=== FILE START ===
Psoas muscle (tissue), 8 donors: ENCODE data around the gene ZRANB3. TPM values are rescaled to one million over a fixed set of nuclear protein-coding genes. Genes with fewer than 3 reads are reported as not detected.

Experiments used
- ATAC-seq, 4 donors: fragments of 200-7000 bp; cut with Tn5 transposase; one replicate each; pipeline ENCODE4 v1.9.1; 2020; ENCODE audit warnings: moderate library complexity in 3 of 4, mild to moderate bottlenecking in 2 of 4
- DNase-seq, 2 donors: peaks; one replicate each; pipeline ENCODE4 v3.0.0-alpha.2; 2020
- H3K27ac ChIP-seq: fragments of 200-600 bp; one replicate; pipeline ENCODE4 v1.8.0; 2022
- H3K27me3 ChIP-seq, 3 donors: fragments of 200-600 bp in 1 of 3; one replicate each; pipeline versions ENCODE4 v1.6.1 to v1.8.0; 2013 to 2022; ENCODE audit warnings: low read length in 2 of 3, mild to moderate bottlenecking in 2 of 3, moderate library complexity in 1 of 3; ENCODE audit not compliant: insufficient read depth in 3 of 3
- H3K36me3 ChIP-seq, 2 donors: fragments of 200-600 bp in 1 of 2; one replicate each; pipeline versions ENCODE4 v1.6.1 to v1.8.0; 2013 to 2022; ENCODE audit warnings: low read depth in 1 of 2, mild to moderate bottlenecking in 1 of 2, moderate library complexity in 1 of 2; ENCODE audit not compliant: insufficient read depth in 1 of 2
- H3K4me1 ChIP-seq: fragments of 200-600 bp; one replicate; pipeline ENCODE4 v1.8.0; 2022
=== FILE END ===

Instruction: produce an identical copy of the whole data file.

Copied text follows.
Psoas muscle (tissue), 8 donors: ENCODE data around the gene ZRANB3. TPM values are rescaled to one million over a fixed set of nuclear protein-coding genes. Genes with fewer than 3 reads are reported as not detected.

Experiments used
- ATAC-seq, 4 donors: fragments of 200-7000 bp; cut with Tn5 transposase; one replicate each; pipeline ENCODE4 v1.9.1; 2020; ENCODE audit warnings: moderate library complexity in 3 of 4, mild to moderate bottlenecking in 2 of 4
- DNase-seq, 2 donors: peaks; one replicate each; pipeline ENCODE4 v3.0.0-alpha.2; 2020
- H3K27ac ChIP-seq: fragments of 200-600 bp; one replicate; pipeline ENCODE4 v1.8.0; 2022
- H3K27me3 ChIP-seq, 3 donors: fragments of 200-600 bp in 1 of 3; one replicate each; pipeline versions ENCODE4 v1.6.1 to v1.8.0; 2013 to 2022; ENCODE audit warnings: low read length in 2 of 3, mild to moderate bottlenecking in 2 of 3, moderate library complexity in 1 of 3; ENCODE audit not compliant: insufficient read depth in 3 of 3
- H3K36me3 ChIP-seq, 2 donors: fragments of 200-600 bp in 1 of 2; one replicate each; pipeline versions ENCODE4 v1.6.1 to v1.8.0; 2013 to 2022; ENCODE audit warnings: low read depth in 1 of 2, mild to moderate bottlenecking in 1 of 2, moderate library complexity in 1 of 2; ENCODE audit not compliant: insufficient read depth in 1 of 2
- H3K4me1 ChIP-seq: fragments of 200-600 bp; one replicate; pipeline ENCODE4 v1.8.0; 2022